If you’re dreading another year of getting older, Tony award winning actress Lea Salonga has a message for you: life gets better with age.
The international actress and performer has only gotten better ever since she was chosen to top-bill the musical play Miss Saigon in West End London in 1989 (and let it be said that anyone who has followed her career before that knew she was bound for greater things). The ageless beauty, now 45 years old, entered 2016 with the Broadway play Allegiance, returned to American TV with a guest stint in the popular television series Crazy Ex-Girlfriend, got her first win on The Voice Kids PH after three seasons, and six years after her last performance on a Philippine stage, she performed for her musical-loving Pinoy fans in Fun Home, which ended last November. And the woman has been booked for February next year for a series of concerts in Australia.
In her three decades in the business, Lea is not showing any signs of slowing down. On the contrary, she intends to keep striking while the iron remains hot. “To be 45 and still find things that I can get better at is really cool. If I lose that, I might be in trouble,” she related.
And while her passion for her craft keeps her on her toes, Lea says her roles of wife and mom made her a better person and allowed her not to lose sight of what is more essential in life.
“I think all of that [motherhood and as a wife] open the heart much more than when I was younger,” she shared.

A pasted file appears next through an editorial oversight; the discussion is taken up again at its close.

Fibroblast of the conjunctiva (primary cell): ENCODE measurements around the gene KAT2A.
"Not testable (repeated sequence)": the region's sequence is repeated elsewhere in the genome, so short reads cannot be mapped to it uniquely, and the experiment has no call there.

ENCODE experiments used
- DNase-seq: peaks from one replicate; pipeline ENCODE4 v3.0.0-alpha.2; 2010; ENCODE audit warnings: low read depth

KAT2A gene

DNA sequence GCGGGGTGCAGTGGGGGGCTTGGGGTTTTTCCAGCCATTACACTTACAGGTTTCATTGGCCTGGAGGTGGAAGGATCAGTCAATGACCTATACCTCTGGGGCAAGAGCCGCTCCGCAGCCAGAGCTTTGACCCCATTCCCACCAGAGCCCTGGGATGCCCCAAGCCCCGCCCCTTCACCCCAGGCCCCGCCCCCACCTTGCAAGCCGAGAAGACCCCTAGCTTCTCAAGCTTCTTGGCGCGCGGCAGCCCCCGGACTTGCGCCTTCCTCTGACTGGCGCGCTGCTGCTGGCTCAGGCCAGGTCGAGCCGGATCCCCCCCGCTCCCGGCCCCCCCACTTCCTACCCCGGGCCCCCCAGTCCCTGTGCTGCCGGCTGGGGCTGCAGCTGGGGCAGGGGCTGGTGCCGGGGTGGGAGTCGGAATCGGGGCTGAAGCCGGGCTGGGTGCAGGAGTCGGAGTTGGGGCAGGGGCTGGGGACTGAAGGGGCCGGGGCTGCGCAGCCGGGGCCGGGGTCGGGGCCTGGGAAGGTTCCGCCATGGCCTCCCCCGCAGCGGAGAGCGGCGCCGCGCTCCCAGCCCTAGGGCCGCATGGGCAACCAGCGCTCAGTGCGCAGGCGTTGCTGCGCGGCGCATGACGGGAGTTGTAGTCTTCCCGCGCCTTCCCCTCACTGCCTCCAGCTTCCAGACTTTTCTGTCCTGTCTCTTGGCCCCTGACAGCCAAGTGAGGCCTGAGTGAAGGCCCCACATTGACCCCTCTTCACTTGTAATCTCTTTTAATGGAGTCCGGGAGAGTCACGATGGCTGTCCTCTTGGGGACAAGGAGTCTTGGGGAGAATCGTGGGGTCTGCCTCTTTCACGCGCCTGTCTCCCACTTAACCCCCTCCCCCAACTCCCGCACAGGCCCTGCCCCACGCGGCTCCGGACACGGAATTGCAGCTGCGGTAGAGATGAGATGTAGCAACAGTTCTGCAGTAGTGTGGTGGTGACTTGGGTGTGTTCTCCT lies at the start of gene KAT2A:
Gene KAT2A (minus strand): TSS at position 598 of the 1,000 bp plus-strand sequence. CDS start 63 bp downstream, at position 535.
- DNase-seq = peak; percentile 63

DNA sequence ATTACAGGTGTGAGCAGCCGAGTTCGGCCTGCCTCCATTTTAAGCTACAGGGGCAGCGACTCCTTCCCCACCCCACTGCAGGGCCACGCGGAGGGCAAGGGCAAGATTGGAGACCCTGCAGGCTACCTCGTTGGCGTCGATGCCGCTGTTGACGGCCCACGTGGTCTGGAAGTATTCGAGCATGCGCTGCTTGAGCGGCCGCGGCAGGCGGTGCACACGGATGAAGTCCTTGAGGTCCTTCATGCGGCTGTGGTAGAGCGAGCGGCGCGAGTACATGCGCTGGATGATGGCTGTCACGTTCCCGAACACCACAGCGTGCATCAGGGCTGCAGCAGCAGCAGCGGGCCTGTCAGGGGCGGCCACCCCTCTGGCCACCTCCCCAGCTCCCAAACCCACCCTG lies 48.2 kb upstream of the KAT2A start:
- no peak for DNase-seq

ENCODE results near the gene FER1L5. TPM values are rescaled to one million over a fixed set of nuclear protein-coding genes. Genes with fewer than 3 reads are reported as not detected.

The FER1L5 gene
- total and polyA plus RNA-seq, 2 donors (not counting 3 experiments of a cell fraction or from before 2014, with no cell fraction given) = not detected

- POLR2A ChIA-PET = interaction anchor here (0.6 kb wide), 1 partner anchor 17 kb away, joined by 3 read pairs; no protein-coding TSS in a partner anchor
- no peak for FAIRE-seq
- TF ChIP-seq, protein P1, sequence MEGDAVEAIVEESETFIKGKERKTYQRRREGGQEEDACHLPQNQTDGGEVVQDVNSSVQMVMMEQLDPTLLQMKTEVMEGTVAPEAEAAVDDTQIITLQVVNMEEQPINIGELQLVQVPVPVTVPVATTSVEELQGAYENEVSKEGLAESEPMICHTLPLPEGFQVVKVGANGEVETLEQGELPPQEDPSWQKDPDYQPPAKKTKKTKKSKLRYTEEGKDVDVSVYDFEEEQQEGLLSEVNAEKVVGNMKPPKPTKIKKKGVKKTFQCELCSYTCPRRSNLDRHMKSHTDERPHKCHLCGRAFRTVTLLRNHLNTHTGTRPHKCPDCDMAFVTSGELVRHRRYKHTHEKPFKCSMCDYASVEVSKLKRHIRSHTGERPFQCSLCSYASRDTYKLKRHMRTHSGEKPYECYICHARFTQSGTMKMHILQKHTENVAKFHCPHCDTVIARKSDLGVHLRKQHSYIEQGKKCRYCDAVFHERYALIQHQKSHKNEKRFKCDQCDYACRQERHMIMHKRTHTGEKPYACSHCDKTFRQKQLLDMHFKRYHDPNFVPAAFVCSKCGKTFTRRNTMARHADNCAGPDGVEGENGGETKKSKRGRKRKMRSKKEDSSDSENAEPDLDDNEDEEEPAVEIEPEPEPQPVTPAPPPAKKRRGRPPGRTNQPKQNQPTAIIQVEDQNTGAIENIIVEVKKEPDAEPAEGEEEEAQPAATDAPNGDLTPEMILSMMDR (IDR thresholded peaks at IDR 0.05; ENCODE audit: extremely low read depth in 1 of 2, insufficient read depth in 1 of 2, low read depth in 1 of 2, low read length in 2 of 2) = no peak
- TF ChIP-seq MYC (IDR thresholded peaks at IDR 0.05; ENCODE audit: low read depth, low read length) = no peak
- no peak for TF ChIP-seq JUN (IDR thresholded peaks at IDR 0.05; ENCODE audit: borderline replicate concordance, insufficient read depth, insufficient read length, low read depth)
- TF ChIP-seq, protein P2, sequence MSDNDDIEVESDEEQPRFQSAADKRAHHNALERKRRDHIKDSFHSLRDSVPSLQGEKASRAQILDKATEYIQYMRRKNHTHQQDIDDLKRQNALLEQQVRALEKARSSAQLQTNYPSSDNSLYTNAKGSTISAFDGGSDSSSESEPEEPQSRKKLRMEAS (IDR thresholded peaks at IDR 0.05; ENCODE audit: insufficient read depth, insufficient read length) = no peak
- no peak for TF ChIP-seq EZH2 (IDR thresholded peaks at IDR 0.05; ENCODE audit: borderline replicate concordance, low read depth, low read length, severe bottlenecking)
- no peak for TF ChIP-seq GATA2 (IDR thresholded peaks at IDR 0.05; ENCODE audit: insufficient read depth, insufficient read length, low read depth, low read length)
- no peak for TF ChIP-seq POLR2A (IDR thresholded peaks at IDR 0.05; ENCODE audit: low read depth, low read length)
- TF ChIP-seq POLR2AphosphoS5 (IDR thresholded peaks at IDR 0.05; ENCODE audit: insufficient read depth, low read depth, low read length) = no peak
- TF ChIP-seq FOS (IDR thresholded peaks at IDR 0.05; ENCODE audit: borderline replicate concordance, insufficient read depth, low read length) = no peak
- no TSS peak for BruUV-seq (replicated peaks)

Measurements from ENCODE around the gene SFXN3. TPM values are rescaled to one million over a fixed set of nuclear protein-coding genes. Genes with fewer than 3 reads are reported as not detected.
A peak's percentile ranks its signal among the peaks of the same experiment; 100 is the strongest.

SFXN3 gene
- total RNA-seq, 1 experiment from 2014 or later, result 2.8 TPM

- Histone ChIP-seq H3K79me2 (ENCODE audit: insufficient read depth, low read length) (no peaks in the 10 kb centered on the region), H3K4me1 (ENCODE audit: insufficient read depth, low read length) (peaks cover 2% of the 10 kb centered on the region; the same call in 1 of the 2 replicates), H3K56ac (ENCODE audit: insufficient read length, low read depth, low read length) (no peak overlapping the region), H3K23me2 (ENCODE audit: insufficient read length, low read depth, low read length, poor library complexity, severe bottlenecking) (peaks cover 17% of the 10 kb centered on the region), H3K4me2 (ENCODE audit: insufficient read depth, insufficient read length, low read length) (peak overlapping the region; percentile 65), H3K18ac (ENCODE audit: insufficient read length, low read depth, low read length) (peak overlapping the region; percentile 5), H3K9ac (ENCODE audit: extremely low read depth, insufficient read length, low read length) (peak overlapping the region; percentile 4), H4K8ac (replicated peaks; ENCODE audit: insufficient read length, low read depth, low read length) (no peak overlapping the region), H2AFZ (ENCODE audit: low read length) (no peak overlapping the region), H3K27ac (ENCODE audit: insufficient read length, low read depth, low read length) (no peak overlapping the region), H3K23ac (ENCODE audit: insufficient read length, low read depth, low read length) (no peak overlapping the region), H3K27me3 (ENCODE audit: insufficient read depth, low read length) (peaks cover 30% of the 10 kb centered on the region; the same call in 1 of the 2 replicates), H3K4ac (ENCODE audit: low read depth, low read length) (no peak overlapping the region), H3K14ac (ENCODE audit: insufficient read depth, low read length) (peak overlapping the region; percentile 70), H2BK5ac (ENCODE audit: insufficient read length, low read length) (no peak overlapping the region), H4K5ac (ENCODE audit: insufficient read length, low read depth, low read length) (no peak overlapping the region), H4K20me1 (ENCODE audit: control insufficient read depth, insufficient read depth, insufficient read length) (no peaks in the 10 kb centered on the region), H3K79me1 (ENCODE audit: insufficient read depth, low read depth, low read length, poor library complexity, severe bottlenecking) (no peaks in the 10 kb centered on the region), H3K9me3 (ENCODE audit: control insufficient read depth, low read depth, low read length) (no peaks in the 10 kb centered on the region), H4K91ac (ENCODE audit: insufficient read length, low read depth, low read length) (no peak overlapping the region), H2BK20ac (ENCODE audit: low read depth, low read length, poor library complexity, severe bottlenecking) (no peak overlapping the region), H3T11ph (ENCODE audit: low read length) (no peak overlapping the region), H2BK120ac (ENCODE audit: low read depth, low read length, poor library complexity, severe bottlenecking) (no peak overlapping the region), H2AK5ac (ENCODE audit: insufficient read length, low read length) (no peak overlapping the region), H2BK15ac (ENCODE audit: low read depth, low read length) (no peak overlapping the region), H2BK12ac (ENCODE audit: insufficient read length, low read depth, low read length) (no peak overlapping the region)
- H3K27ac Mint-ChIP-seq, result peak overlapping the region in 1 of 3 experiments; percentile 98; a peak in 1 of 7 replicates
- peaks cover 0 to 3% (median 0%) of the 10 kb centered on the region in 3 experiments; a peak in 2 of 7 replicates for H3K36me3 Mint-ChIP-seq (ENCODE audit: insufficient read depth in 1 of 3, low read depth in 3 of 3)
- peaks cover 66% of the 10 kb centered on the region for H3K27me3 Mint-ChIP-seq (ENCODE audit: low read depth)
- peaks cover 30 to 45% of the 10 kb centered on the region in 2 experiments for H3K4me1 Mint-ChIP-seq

Married to Chinese-Japanese businessman Robert Chien for 12 years now, Lea says marriage allowed her to be with someone whom she can truly be herself.
“Because when you’re married, you’re just like split open and vulnerable to another human [compared to] being merely in a relationship.”
The couple is parents to 10-year-old Nicole, whom Lea describes as someone who “really keeps me honest because she just knows me really well, that it is really frightening how well she knows me.”
She adds “Actually, both my husband and my daughter [know me really well].”
Like any parent, Lea has seen how her family has served to deepen how she experiences life now, whether at work or her relationships with other people – for her, it is a liberating feeling.
Lea muses, “You kind of start throwing away the BS [b******t] in your life, because it’s like I’m married I’m raising a child, and I’m a much responsible adult.
“This is when you start getting rid of any and all things that you might see as not authentic or hampering your journey towards honesty and authenticity.
“And I’m finding I have fewer friends now. They’re fewer but they’re truer, and I’m so perfectly happy with that.”